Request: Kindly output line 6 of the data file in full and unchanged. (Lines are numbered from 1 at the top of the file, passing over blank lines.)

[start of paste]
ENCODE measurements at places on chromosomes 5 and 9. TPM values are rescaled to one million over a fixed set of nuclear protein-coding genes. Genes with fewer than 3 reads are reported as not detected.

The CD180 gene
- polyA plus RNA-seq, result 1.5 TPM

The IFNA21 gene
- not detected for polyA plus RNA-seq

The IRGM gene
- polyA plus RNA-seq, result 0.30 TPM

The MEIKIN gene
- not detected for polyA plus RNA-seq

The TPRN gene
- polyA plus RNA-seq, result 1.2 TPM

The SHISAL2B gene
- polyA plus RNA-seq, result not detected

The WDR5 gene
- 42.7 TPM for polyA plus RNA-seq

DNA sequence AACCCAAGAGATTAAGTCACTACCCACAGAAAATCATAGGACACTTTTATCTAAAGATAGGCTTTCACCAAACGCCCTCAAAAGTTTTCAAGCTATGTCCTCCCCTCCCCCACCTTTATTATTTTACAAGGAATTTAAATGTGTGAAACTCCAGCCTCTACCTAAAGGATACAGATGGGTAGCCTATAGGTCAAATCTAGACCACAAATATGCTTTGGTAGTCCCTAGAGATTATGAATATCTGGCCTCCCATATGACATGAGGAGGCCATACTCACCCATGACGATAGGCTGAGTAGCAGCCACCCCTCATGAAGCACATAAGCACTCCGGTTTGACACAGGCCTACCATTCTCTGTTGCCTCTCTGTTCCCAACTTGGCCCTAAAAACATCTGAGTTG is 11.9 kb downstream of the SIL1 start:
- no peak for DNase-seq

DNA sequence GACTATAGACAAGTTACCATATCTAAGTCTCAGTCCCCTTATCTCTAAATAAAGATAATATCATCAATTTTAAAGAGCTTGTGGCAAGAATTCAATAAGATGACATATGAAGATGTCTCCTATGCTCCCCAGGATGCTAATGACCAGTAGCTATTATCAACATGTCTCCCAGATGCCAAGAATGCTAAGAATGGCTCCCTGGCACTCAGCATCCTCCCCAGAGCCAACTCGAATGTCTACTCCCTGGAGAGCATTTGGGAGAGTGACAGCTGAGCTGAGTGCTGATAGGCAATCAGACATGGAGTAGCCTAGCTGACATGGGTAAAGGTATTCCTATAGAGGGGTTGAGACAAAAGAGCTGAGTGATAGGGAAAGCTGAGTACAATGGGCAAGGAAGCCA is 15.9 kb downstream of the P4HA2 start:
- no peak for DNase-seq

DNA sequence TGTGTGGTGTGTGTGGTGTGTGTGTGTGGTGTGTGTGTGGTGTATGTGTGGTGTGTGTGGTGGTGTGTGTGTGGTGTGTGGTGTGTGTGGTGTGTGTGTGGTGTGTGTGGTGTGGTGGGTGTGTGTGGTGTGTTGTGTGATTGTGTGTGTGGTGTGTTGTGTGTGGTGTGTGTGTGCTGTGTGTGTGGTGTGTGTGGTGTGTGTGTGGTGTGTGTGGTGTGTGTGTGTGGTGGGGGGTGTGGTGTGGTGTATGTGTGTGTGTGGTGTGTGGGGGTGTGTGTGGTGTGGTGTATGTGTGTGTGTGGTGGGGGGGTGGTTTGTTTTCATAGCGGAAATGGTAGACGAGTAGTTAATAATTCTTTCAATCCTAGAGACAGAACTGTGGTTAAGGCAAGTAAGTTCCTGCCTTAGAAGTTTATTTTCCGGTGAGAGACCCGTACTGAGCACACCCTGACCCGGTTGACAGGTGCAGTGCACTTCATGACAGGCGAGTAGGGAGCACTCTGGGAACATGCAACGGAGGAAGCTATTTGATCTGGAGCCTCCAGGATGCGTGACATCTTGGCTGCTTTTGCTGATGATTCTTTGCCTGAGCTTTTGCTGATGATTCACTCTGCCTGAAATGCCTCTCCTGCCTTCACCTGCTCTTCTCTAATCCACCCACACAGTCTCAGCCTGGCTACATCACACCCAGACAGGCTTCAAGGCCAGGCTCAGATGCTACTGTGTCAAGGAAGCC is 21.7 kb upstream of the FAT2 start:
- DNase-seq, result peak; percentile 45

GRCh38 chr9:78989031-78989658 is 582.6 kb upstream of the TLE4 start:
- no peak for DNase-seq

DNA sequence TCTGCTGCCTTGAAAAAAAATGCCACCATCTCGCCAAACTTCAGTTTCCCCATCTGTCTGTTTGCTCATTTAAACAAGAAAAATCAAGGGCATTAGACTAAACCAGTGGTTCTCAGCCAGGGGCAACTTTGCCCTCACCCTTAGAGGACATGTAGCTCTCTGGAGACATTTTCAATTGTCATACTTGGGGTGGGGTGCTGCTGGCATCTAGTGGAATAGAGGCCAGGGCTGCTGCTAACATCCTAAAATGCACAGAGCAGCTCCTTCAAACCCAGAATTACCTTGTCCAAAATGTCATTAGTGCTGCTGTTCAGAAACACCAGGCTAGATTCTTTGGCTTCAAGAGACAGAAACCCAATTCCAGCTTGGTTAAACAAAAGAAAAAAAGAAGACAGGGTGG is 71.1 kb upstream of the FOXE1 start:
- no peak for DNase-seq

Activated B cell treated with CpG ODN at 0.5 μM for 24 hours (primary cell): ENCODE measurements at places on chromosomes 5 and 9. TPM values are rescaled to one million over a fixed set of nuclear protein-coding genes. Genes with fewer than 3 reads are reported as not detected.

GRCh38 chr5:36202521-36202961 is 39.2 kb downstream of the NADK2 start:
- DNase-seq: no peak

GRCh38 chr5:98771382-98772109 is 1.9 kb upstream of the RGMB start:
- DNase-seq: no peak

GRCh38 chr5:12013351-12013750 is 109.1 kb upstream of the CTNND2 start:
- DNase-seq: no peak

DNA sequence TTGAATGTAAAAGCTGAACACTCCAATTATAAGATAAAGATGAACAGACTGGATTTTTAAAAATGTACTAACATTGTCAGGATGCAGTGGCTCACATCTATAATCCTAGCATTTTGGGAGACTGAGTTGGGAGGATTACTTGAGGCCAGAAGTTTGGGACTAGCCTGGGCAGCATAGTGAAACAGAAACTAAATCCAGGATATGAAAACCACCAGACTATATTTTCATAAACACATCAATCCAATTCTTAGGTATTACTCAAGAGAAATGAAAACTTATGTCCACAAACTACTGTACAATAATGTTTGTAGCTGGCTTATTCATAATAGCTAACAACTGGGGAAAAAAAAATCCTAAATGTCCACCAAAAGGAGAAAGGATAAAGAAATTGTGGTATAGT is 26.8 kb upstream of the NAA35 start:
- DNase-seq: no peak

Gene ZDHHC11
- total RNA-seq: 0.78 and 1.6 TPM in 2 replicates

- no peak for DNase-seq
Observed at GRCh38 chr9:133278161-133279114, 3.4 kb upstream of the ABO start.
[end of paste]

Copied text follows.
The IRGM gene